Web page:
Until recent times it was home to the university’s museum of archaeology but the mill is now closed to the public and the museum relocated to Palace Green which houses relics of the region’s Anglo-Saxon and Roman past.
A little to the south of the Fulling Mill is Prebends Bridge of 1777 from where there are great views of Durham Cathedral with the cathedral’s western towers majestically overlooking the wooded river bank and Fulling Mill below.
It was the view that prompted Sir Walter Scott to write:
‘Grey towers of Durham- yet well I love
thy mixed and massive piles-
half church of God; half castle ‘gainst the Scot;
And long to roam those venerable aisles,
with records of deeeds long since forgot’
The name of Prebends Bridge derives from the office of a Prebendary which is an honorary canon but the name pre-bend could easily be applied to its location, being situated just before the River Wear bends to form the southern tip of the Durham river peninsula.
This area is known as ‘Count’s Corner’ and is so named from the proximity of a little Grecian building nearby called the Count’s House which is said to be the old home of a tiny Polish ‘Count’ called Joseph Borruwlaski.
In days gone by the fifty-eight acre Durham river peninsula was surrounded by the defensive city walls linked to the castle. Throughout the Middle Ages the whole peninsula was known as ‘the castle’ so that the cathedral actually lay within the castle walls.
Just enclosed within the castle walls on the eastern side was the castle bailey which took the form of a street. This street still exists, part is called the South Bailey, the other part the North Bailey.
The North and South Baileys are among the most historic and most attractive streets in Durham City, described by the architectural historian Sir Nicholas Pevsner as the best streets in Durham. In Early times the houses in the North and South Bailey were of extreme importance as they were held by military tenants employed to defend the city of Durham from attack.
Most of the present houses of the North and South Bailey are of Georgian origin as in the eighteenth century these two streets were very fashionable town houses for County Durham’s wealthiest landowners.
Residents included the Earls of Strathmore, (the Bowes Family) who were ancestors of the present Royal family. Others included the Coal owning Liddell family whose relatives included Alice Liddell, the inspiration for Alice in Wonderland.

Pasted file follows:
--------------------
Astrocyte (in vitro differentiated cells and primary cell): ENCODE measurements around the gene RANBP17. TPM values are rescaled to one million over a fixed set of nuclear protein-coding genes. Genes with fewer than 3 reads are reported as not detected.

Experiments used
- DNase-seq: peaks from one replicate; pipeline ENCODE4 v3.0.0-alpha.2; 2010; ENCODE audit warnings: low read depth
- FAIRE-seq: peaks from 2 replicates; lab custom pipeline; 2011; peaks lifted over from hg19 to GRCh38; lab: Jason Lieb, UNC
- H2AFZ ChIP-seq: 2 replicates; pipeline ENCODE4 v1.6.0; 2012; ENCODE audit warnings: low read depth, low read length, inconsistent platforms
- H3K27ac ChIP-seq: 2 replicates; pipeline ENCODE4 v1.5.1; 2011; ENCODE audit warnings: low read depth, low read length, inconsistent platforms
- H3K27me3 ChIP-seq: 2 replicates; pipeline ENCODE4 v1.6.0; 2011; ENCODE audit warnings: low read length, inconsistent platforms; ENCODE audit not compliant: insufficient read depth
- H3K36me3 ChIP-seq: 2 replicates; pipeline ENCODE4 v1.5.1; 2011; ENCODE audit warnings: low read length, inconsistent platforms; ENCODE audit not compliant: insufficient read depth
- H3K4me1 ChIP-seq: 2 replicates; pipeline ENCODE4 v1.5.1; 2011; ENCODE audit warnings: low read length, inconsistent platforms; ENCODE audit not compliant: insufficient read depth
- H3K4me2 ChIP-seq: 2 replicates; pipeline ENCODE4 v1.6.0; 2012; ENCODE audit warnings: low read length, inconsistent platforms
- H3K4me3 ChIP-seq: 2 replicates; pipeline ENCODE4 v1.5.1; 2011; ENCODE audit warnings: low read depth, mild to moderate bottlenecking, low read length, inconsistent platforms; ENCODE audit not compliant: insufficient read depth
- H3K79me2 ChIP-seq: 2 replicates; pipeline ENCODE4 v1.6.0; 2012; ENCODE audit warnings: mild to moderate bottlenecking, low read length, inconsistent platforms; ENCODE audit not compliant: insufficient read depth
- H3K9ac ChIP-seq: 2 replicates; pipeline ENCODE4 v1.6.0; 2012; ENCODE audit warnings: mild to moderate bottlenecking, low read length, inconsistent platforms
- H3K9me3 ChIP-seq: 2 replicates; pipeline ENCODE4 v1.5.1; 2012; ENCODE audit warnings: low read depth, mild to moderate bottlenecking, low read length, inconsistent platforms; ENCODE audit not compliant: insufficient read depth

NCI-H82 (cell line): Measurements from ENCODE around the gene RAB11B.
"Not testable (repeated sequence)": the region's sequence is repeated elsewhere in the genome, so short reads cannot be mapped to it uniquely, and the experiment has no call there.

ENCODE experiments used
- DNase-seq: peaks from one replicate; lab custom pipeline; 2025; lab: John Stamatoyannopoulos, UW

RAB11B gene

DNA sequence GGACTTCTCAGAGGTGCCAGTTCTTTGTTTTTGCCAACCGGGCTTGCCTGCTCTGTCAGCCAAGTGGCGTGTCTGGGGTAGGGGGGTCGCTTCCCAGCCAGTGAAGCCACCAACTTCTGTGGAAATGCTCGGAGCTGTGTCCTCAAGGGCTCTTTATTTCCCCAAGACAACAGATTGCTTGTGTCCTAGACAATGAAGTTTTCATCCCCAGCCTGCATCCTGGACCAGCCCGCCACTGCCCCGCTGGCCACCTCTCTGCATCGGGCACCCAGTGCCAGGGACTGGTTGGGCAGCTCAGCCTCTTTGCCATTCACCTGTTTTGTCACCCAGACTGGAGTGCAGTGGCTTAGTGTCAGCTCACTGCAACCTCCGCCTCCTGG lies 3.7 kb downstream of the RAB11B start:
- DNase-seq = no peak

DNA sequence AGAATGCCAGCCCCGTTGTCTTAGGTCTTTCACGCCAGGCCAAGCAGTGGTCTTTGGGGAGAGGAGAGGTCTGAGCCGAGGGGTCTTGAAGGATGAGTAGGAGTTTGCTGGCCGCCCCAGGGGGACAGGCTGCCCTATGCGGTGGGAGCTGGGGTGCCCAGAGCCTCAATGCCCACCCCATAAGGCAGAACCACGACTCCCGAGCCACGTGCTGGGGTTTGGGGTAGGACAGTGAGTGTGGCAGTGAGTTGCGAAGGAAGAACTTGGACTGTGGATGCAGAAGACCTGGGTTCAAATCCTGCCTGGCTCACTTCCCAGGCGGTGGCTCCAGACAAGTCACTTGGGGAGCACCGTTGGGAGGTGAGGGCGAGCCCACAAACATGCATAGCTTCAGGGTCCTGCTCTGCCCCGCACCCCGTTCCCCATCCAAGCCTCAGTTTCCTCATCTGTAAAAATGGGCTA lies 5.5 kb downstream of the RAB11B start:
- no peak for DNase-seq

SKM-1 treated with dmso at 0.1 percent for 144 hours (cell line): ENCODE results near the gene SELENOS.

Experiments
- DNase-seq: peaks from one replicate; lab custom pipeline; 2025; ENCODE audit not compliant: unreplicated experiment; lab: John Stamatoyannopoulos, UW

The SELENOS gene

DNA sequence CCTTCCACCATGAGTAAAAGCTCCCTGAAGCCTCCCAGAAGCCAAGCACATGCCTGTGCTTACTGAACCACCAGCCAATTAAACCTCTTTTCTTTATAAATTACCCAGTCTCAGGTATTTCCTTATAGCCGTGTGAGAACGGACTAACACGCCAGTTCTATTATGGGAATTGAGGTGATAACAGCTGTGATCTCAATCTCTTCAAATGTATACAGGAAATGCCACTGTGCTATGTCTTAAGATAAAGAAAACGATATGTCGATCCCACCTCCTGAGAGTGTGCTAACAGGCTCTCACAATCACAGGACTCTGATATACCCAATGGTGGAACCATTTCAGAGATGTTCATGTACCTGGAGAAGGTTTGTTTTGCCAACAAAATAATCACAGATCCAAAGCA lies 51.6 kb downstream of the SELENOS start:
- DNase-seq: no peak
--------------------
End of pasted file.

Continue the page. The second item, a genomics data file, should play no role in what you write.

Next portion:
Other former residents of the Bailey included a certain Captain Boulby who fought at Waterloo and Sir Robert Kerr Porter, an artist to the Tsar who later married a Russian princess. The most famous resident was perhaps the little 3ft 3 inch tall Polish ‘Count’ called Joseph Borruwlaski. He had spent much of his early life entertaining the courts of Europe but retired to Durham and lived here to the age of 97. Items associated with Boruwlaski can be seen in Durham Town hall see our page about the market place for more about his life.
Another famous nineteenth century resident of the Bailey was John Gully who also settled at Durham in the later part of his life. A one time champion pugilist of all England, Gully learned to fight during a period of imprisonment for debt at Bristol. He had the good fortune to be bought out of prison by a group of wealthy sportsmen on condition that he agreed to box against a notorious undefeated champion fighter called Henry the ‘Game Chicken’ Pearce.
Gully was defeated in the match against Pearce but only after the fight had gone a staggering fifty-nine rounds on October 8th 1805. It was not long afterward that Pearce retired and Gully went on to become the champion of all England by defeating another great boxer called ‘The Lancashire Giant’.
During his eventful life Gully not only established himself as a great boxer but was for a time a Member of Parliament (for Pontefract) and a very successful horse owner who won the Derby on two occasions. In County Durham he invested his winnings in collieries including those at Trimdon, and Thornley. It was in 1863 at his house at number 7 the North Bailey, that Gully finally died at the age of 80. He left behind him twenty-four children from two successive marriages.
Today most of the North and South Bailey is occupied by buildings that form part of Durham University. These include St Johns’s College of 1909 and the associated Cranmer Hall in the South Bailey and St Chad’s College in the North Bailey.
In times gone by the North Bailey was divided from the South Bailey by a defensive wall through which the road passed by means of a gateway called the Bow Church Gate This was situated close to the church of St Mary Le Bow which takes its name from the archway of the old gate. The church is now the Durham Heritage Centre.
Bow Lane leads down towards the river and Ove Arup’s 1960s Kingsgate footbridge with Durham University’s Hatfield College nearby. Hatfield College is set back from the North Bailey and was established in 1846 but occupies what was previously a grand coaching inn that was called the Red Lion.
Bow Church Gate was one of a number of gates that pierced the old city walls of Durham but the most impressive of them all was the Great North Gate that stood at the top of the North Bailey where it joined Saddler Street. First built around 1072 and adjoining the castle to the west, it played an important part in controlling the movement of traffic into the peninsula area.
In the early fifteenth century the building was largely rebuilt by Bishop Langley to accommodate the city gaol. For the next four-hundred years it served a joint purpose of gate and prison. In the later days of its life it was known as the ‘Gaol Gates’. John Howard, a prison reformer visited this gaol in 1774 and described its conditions:
“The men are put at night into dungeons,one seven feet square for three prisoners – another the ‘Great Hole’ has only a little window. In this I saw six prisoners most of them transports chained to the floor – in that situation they had been for many weeks and were very sick”
In 1819 the prisoners were moved to a new prison built at Elvet and in the following year the Great North Gate was removed because of the difficulties it presented to coaches passing into the bailey.